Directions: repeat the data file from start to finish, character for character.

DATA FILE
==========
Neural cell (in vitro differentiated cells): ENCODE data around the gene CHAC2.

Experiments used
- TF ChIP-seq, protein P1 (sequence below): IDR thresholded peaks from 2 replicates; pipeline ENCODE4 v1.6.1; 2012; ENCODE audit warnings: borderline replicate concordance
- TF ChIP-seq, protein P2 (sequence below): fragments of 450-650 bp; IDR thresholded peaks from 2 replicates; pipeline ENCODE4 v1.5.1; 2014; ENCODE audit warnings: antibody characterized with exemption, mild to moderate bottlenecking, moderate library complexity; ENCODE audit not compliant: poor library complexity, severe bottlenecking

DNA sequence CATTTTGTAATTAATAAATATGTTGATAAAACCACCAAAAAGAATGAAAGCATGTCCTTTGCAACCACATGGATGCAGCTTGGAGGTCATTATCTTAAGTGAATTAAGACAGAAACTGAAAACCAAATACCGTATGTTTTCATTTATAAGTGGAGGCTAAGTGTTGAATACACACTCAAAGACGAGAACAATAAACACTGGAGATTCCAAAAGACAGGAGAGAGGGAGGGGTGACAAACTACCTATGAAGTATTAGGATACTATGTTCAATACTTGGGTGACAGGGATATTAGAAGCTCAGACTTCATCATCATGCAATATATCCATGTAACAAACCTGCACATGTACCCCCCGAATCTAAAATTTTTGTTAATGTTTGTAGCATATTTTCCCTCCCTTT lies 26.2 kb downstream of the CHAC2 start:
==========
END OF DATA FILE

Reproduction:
Neural cell (in vitro differentiated cells): ENCODE data around the gene CHAC2.

Experiments used
- TF ChIP-seq, protein P1 (sequence below): IDR thresholded peaks from 2 replicates; pipeline ENCODE4 v1.6.1; 2012; ENCODE audit warnings: borderline replicate concordance
- TF ChIP-seq, protein P2 (sequence below): fragments of 450-650 bp; IDR thresholded peaks from 2 replicates; pipeline ENCODE4 v1.5.1; 2014; ENCODE audit warnings: antibody characterized with exemption, mild to moderate bottlenecking, moderate library complexity; ENCODE audit not compliant: poor library complexity, severe bottlenecking

DNA sequence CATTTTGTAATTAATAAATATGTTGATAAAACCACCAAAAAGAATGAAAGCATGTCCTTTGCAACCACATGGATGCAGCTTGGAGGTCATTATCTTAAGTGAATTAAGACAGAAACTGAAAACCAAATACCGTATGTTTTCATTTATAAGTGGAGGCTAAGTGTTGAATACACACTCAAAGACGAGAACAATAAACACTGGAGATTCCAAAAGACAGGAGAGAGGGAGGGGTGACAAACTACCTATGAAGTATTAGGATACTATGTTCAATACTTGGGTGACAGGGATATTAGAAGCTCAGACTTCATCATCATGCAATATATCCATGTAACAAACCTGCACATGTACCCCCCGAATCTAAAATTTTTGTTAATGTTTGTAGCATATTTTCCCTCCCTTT lies 26.2 kb downstream of the CHAC2 start: